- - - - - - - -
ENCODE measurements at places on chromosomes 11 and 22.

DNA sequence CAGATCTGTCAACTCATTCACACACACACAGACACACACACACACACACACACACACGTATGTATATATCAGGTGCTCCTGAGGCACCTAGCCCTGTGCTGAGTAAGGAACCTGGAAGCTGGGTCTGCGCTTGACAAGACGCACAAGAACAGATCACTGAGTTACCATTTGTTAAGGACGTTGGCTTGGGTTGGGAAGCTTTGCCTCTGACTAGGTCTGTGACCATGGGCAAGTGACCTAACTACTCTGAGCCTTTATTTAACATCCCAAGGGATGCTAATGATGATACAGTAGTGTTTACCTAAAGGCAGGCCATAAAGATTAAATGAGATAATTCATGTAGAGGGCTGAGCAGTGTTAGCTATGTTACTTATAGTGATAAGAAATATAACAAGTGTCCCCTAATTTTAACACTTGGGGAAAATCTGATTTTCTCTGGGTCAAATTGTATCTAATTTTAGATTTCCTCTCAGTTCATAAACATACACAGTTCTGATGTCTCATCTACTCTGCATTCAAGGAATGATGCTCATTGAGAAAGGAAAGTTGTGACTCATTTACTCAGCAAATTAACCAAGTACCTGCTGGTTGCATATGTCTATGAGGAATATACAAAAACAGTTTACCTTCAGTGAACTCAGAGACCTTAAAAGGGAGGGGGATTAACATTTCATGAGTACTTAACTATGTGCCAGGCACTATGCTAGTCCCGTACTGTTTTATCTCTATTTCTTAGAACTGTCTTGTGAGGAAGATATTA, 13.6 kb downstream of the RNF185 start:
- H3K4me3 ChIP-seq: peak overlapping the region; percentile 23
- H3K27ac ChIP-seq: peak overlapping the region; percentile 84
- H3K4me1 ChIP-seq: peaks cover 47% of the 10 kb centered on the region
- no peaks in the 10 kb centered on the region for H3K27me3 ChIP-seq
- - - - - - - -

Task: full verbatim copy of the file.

ENCODE measurements at places on chromosomes 11 and 22.

DNA sequence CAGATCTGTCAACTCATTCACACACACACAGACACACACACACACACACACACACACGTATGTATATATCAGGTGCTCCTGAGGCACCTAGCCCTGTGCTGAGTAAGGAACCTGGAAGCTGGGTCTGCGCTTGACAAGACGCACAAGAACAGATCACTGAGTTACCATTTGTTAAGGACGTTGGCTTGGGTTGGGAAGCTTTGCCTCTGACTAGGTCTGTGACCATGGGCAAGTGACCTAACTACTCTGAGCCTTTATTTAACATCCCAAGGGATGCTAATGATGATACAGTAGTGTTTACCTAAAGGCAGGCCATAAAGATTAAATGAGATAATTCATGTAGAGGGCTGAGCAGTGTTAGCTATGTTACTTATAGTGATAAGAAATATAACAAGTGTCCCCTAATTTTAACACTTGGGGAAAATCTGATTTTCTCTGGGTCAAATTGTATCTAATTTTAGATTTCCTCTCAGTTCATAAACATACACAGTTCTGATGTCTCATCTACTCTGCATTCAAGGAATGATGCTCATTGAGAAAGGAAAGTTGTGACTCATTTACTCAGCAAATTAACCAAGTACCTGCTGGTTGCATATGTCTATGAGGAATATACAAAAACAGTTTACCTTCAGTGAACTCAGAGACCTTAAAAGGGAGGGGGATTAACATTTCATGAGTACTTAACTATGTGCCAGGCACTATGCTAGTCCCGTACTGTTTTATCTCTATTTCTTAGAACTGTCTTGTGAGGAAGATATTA, 13.6 kb downstream of the RNF185 start:
- H3K4me3 ChIP-seq: peak overlapping the region; percentile 23
- H3K27ac ChIP-seq: peak overlapping the region; percentile 84
- H3K4me1 ChIP-seq: peaks cover 47% of the 10 kb centered on the region
- no peaks in the 10 kb centered on the region for H3K27me3 ChIP-seq